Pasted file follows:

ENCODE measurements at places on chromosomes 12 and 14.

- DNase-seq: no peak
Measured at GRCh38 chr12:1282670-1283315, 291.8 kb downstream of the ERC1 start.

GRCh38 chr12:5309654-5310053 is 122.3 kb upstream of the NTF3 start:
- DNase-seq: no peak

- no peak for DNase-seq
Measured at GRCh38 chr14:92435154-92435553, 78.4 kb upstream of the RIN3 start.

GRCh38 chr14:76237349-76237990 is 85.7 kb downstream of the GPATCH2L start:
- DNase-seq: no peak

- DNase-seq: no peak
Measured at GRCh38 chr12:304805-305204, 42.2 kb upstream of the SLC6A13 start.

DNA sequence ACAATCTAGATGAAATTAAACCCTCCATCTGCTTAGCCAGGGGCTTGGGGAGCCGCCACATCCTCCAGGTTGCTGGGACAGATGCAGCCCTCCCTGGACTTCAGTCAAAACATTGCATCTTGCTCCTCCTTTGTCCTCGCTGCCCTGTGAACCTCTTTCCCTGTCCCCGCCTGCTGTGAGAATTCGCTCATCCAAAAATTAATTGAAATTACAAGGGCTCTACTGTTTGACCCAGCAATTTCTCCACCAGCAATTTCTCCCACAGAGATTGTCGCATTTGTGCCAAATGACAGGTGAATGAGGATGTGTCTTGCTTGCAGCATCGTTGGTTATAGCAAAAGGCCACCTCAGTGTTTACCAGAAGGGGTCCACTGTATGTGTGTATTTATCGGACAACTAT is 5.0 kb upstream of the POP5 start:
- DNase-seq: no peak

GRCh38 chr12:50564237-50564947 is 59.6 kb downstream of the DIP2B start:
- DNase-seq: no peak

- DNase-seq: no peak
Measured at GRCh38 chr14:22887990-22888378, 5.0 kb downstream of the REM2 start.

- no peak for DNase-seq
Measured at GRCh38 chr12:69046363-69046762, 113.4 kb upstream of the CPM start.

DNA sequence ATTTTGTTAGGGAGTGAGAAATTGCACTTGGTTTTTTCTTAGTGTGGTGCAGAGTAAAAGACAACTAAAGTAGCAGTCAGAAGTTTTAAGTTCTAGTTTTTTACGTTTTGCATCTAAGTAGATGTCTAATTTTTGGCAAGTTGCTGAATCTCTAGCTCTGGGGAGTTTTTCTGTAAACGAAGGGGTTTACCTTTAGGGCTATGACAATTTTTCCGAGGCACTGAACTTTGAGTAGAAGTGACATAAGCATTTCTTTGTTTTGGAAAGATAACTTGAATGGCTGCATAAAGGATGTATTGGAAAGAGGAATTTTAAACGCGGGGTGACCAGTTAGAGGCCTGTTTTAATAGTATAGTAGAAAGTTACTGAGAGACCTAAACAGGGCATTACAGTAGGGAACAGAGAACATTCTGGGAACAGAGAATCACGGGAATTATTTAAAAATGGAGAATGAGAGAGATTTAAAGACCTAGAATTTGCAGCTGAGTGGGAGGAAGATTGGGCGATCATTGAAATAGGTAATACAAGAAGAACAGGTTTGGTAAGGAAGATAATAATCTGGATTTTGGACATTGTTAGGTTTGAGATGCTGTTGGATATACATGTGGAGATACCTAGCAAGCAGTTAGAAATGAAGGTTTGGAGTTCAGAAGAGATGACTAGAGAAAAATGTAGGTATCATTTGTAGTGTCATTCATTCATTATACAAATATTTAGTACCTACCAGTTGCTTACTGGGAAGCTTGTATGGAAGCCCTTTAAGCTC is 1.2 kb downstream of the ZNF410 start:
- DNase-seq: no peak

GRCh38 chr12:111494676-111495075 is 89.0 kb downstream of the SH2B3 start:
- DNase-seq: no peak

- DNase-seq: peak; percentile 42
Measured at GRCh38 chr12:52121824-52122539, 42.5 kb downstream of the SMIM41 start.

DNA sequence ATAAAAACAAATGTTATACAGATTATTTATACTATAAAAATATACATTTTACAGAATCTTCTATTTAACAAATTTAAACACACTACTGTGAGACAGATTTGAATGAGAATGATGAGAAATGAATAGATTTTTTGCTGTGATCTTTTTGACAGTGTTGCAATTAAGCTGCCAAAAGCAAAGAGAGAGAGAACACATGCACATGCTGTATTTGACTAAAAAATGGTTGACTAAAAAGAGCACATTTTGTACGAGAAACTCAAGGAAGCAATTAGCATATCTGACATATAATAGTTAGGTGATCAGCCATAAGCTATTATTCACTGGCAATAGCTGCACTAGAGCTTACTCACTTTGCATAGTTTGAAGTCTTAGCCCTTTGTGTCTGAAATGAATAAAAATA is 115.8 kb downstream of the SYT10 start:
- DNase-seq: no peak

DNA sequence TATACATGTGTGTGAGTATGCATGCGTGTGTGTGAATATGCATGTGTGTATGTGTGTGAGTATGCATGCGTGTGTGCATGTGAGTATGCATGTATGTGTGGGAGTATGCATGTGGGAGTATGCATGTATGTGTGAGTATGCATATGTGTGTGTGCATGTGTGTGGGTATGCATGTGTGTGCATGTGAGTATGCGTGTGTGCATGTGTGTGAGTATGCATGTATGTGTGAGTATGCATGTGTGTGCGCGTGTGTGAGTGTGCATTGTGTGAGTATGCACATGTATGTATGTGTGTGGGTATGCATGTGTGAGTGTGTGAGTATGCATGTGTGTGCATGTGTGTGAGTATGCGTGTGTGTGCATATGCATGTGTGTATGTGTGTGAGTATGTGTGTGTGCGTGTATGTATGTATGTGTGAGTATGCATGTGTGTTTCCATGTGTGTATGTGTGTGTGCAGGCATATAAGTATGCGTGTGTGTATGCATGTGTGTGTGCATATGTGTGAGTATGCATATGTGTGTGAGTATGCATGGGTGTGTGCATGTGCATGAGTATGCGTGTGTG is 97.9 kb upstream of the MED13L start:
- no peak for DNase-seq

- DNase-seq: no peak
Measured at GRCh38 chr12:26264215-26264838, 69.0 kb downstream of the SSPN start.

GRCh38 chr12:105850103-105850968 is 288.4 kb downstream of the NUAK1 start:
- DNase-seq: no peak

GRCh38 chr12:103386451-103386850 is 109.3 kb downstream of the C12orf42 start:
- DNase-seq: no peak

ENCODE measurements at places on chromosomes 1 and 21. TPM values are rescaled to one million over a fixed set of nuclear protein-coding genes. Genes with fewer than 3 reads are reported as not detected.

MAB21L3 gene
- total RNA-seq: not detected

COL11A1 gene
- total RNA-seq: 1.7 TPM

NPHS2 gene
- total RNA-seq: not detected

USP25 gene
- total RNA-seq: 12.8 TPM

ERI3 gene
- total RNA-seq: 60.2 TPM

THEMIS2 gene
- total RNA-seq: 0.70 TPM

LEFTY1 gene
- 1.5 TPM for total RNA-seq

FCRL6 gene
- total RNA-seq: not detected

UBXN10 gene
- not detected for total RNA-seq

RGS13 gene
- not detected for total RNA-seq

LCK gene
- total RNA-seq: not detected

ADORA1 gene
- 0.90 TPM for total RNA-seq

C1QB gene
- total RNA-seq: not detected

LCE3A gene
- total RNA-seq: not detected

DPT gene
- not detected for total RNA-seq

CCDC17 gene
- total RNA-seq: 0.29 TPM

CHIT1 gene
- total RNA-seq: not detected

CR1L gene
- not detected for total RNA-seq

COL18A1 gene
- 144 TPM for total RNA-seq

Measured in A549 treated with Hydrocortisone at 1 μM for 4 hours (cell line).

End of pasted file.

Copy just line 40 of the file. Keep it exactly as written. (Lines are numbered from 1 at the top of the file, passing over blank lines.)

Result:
- total RNA-seq: 1.7 TPM